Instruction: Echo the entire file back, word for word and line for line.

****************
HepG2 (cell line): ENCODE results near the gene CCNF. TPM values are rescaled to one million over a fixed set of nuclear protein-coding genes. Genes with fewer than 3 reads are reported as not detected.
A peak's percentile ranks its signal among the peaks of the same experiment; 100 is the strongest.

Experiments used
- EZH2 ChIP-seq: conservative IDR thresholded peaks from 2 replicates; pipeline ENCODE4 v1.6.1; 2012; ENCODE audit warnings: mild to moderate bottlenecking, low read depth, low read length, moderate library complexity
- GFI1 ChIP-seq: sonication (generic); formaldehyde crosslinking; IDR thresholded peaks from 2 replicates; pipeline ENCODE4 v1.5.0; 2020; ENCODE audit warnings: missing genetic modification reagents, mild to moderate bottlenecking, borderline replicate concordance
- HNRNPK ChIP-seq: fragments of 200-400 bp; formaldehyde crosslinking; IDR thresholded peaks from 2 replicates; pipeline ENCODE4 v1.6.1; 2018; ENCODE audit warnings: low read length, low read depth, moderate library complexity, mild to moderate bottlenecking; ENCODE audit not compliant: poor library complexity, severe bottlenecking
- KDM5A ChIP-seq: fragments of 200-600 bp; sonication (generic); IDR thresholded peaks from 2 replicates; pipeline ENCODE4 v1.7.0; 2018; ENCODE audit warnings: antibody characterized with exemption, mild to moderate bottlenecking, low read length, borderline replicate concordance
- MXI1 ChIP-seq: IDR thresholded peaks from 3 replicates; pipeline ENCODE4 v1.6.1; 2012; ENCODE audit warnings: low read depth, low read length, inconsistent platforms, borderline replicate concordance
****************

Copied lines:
HepG2 (cell line): ENCODE results near the gene CCNF. TPM values are rescaled to one million over a fixed set of nuclear protein-coding genes. Genes with fewer than 3 reads are reported as not detected.
A peak's percentile ranks its signal among the peaks of the same experiment; 100 is the strongest.

Experiments used
- EZH2 ChIP-seq: conservative IDR thresholded peaks from 2 replicates; pipeline ENCODE4 v1.6.1; 2012; ENCODE audit warnings: mild to moderate bottlenecking, low read depth, low read length, moderate library complexity
- GFI1 ChIP-seq: sonication (generic); formaldehyde crosslinking; IDR thresholded peaks from 2 replicates; pipeline ENCODE4 v1.5.0; 2020; ENCODE audit warnings: missing genetic modification reagents, mild to moderate bottlenecking, borderline replicate concordance
- HNRNPK ChIP-seq: fragments of 200-400 bp; formaldehyde crosslinking; IDR thresholded peaks from 2 replicates; pipeline ENCODE4 v1.6.1; 2018; ENCODE audit warnings: low read length, low read depth, moderate library complexity, mild to moderate bottlenecking; ENCODE audit not compliant: poor library complexity, severe bottlenecking
- KDM5A ChIP-seq: fragments of 200-600 bp; sonication (generic); IDR thresholded peaks from 2 replicates; pipeline ENCODE4 v1.7.0; 2018; ENCODE audit warnings: antibody characterized with exemption, mild to moderate bottlenecking, low read length, borderline replicate concordance
- MXI1 ChIP-seq: IDR thresholded peaks from 3 replicates; pipeline ENCODE4 v1.6.1; 2012; ENCODE audit warnings: low read depth, low read length, inconsistent platforms, borderline replicate concordance